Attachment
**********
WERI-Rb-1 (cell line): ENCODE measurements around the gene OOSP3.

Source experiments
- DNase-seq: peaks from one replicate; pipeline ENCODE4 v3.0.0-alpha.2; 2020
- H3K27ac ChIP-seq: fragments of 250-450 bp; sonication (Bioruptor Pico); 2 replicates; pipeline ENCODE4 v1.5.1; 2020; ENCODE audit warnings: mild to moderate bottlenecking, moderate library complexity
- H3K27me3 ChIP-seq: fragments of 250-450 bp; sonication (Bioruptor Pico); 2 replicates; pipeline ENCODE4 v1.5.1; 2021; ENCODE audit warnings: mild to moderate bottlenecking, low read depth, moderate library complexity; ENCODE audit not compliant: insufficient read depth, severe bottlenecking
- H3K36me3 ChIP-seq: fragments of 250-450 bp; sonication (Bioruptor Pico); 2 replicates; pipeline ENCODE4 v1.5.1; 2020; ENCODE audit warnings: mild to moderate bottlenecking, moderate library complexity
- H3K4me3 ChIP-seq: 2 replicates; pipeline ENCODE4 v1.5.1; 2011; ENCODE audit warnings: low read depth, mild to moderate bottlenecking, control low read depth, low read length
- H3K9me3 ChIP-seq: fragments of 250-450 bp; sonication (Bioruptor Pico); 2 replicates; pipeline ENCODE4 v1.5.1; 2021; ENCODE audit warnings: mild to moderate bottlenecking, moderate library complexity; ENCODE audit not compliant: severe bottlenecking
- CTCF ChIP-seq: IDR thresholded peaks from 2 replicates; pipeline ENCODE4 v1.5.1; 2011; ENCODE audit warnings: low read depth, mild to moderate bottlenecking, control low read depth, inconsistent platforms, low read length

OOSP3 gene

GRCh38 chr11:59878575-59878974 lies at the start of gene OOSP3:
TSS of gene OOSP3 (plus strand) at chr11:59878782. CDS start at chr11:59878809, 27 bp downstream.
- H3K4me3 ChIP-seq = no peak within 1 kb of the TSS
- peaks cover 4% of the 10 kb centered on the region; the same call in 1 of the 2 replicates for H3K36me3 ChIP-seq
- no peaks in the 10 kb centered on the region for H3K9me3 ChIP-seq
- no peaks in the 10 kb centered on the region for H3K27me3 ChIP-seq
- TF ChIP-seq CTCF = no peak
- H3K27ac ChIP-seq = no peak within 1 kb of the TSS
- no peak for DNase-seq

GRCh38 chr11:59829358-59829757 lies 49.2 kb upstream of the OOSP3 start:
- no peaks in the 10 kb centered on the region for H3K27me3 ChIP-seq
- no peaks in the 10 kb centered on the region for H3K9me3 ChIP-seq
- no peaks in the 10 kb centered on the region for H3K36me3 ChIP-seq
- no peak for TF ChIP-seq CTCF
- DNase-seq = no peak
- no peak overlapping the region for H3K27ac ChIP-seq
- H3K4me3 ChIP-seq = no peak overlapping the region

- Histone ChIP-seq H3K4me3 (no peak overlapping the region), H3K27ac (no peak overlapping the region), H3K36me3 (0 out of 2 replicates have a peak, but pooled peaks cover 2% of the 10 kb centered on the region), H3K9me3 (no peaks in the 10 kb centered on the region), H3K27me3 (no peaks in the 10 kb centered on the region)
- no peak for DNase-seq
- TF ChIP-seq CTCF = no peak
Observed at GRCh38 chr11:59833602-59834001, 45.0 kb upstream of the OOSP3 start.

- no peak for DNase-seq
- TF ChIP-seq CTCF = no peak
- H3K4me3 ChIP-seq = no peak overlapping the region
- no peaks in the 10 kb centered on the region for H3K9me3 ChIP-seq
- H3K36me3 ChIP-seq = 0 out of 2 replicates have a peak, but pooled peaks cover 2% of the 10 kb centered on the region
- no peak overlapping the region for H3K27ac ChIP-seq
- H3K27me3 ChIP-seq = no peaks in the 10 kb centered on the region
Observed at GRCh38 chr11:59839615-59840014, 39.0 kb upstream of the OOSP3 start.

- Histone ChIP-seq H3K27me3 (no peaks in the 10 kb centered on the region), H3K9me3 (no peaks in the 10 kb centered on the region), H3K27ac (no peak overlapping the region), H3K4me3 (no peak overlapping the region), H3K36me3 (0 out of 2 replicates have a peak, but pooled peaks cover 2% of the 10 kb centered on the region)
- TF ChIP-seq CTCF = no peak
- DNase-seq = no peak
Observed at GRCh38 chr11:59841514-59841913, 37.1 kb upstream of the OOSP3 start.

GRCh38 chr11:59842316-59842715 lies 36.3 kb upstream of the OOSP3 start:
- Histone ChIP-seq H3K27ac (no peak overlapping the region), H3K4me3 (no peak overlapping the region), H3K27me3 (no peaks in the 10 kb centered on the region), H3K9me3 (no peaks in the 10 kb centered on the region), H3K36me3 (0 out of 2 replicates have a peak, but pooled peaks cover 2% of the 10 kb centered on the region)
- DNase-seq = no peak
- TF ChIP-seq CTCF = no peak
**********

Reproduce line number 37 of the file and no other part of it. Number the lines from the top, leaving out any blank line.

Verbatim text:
- no peak overlapping the region for H3K27ac ChIP-seq